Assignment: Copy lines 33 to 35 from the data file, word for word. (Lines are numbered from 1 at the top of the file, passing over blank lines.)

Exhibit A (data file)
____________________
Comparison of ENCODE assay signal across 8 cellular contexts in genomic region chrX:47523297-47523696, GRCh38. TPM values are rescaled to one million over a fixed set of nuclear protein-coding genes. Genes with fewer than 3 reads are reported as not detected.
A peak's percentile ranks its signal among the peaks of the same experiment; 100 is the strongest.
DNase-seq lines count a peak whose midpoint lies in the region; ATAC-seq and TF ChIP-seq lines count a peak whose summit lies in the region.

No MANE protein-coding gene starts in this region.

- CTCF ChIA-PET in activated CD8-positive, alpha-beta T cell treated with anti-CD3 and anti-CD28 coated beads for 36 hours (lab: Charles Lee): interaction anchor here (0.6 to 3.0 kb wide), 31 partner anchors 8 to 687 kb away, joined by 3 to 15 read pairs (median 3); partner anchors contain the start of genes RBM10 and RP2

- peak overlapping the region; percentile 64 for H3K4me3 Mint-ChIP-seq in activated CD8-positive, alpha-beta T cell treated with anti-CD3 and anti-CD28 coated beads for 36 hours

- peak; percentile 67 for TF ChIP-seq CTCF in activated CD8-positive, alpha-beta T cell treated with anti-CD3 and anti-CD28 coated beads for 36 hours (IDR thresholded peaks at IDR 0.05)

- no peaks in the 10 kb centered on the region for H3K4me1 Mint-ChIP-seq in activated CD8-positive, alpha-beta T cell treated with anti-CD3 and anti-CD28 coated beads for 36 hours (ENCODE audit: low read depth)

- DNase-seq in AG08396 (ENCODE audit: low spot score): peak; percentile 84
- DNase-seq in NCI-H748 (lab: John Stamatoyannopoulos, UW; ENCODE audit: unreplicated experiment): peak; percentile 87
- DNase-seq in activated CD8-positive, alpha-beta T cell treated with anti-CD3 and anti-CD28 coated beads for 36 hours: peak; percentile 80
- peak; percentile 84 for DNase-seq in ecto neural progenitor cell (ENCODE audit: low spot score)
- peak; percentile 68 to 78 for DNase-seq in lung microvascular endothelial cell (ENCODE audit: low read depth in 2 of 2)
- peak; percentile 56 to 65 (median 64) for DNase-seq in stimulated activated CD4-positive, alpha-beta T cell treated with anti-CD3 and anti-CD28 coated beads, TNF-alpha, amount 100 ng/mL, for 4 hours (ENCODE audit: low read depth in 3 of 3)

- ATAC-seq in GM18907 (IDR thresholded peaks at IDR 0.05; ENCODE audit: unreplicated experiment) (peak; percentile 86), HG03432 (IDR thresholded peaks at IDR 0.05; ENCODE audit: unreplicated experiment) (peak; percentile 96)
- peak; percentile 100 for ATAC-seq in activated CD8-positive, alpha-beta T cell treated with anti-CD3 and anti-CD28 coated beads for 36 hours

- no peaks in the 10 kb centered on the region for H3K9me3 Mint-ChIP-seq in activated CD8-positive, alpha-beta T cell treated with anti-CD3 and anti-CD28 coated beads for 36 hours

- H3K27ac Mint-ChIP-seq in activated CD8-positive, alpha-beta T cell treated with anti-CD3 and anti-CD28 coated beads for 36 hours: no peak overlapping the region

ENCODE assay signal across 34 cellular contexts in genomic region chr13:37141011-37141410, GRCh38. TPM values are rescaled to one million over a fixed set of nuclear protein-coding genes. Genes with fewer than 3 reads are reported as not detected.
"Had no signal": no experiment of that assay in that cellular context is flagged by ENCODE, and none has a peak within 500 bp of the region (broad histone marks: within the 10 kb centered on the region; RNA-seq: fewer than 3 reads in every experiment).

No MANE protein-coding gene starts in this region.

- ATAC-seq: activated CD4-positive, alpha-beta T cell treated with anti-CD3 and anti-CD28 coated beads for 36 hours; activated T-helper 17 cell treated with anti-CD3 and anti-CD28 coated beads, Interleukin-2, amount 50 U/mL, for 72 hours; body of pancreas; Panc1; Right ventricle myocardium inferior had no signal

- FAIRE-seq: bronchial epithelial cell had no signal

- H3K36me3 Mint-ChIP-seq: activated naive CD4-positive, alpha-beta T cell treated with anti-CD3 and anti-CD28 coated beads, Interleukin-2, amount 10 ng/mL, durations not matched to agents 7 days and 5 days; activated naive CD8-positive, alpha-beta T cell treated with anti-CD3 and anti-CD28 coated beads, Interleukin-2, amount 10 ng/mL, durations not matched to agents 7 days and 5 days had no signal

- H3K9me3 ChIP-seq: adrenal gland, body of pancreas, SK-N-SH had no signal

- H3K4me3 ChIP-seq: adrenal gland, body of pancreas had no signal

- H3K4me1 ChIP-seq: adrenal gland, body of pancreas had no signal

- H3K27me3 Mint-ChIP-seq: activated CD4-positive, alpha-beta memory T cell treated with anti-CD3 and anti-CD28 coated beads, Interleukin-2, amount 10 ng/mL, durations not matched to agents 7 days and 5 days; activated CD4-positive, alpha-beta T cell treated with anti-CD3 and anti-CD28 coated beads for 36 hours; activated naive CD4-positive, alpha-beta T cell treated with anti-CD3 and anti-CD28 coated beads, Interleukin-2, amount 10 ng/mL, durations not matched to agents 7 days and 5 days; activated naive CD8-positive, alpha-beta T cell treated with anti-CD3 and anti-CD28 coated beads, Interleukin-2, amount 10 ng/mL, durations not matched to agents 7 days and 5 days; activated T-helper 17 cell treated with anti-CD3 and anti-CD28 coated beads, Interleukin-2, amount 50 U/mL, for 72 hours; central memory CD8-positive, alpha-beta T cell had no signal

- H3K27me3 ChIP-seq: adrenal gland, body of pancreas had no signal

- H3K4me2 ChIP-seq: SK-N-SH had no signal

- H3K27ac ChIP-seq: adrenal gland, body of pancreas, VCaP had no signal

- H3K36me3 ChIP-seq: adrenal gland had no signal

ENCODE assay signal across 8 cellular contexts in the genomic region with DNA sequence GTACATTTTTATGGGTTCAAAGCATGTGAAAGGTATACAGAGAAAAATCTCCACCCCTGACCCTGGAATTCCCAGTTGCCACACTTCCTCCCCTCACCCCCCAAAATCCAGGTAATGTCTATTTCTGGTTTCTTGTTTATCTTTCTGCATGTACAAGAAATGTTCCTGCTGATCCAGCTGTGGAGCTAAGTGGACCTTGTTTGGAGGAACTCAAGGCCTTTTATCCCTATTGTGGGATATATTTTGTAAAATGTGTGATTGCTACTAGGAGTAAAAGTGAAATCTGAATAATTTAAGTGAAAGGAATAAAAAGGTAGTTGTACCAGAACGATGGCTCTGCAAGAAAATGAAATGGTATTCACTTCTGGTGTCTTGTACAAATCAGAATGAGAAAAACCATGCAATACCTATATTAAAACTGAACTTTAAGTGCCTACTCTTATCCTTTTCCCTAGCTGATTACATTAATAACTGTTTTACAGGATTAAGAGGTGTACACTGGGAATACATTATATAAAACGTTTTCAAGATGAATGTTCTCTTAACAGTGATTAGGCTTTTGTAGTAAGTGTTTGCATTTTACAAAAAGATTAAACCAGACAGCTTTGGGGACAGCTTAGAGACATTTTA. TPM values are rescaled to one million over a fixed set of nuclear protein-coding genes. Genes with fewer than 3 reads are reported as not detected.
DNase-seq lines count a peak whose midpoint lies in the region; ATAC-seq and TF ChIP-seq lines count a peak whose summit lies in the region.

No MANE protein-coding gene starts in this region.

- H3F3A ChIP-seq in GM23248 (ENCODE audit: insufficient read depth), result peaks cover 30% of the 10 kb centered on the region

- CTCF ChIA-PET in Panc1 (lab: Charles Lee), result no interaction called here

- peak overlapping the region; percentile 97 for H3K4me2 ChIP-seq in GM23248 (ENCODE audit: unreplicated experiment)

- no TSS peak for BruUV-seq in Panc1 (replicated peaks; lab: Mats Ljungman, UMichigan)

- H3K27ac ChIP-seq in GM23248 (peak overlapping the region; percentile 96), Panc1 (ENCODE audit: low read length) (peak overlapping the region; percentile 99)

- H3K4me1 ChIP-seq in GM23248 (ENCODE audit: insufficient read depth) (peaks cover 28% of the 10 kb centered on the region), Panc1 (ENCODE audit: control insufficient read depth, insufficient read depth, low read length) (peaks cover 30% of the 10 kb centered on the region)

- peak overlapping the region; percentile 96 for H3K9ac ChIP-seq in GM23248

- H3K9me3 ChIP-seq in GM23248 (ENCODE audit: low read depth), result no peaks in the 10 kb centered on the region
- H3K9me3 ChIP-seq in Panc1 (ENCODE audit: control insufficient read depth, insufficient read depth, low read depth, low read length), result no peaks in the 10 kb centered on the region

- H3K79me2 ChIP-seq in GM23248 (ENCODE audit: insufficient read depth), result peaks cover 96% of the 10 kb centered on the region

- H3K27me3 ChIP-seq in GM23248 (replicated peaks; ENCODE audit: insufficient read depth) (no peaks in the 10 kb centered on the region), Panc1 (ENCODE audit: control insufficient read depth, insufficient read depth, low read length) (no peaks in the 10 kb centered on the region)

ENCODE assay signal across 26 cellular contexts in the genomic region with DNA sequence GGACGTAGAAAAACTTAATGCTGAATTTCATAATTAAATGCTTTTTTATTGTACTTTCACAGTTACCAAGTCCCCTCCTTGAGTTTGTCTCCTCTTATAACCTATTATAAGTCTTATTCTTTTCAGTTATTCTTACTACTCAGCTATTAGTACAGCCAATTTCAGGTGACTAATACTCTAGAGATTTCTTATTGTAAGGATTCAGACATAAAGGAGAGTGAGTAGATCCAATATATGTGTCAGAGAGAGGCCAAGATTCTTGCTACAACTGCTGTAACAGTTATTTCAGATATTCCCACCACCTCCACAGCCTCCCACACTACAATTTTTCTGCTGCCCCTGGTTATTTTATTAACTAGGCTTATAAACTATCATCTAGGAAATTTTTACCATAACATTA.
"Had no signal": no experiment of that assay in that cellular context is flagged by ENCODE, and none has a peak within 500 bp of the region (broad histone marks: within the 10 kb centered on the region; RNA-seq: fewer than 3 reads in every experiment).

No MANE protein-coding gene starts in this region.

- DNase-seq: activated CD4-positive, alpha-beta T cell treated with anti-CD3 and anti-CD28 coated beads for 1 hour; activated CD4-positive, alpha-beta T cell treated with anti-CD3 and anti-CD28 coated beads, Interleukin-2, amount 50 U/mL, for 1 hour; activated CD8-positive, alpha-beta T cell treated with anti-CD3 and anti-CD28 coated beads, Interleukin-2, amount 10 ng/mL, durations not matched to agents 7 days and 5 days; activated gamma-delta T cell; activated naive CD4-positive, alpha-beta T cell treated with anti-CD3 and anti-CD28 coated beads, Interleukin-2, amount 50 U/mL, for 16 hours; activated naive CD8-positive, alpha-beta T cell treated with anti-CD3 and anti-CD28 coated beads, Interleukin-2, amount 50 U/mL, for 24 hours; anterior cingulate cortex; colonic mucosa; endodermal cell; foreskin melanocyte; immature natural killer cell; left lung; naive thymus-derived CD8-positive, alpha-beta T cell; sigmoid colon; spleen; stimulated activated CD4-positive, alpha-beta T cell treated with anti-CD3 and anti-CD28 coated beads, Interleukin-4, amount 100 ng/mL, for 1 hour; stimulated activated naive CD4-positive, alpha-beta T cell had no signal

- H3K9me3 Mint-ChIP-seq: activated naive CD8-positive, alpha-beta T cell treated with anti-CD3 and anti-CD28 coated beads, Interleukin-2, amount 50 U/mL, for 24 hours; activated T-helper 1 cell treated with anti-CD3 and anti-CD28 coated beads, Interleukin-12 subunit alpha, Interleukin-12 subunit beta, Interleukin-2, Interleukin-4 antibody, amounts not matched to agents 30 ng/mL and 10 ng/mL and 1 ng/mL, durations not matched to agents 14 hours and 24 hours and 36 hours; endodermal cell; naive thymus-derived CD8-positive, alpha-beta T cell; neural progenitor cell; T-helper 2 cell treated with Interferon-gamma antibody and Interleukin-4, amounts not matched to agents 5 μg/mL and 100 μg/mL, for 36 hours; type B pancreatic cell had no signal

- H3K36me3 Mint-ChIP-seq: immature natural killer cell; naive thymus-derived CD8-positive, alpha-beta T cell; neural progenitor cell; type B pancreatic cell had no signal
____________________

ENCODE assay signal across 8 cellular contexts in the genomic region with DNA sequence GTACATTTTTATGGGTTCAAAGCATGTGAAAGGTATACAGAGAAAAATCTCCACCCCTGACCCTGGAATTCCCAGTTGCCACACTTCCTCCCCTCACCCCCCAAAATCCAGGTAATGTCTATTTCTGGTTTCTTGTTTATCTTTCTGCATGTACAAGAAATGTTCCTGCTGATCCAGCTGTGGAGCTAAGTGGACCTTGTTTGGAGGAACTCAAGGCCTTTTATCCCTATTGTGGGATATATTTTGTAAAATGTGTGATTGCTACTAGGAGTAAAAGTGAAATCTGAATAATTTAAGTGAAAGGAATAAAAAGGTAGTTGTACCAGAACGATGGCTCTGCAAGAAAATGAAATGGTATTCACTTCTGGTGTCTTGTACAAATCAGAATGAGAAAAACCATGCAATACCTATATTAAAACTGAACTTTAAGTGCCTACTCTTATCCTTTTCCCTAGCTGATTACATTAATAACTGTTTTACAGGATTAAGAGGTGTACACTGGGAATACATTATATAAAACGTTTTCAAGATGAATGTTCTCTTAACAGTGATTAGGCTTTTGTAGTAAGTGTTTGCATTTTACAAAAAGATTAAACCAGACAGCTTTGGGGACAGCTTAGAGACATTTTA. TPM values are rescaled to one million over a fixed set of nuclear protein-coding genes. Genes with fewer than 3 reads are reported as not detected.
DNase-seq lines count a peak whose midpoint lies in the region; ATAC-seq and TF ChIP-seq lines count a peak whose summit lies in the region.

No MANE protein-coding gene starts in this region.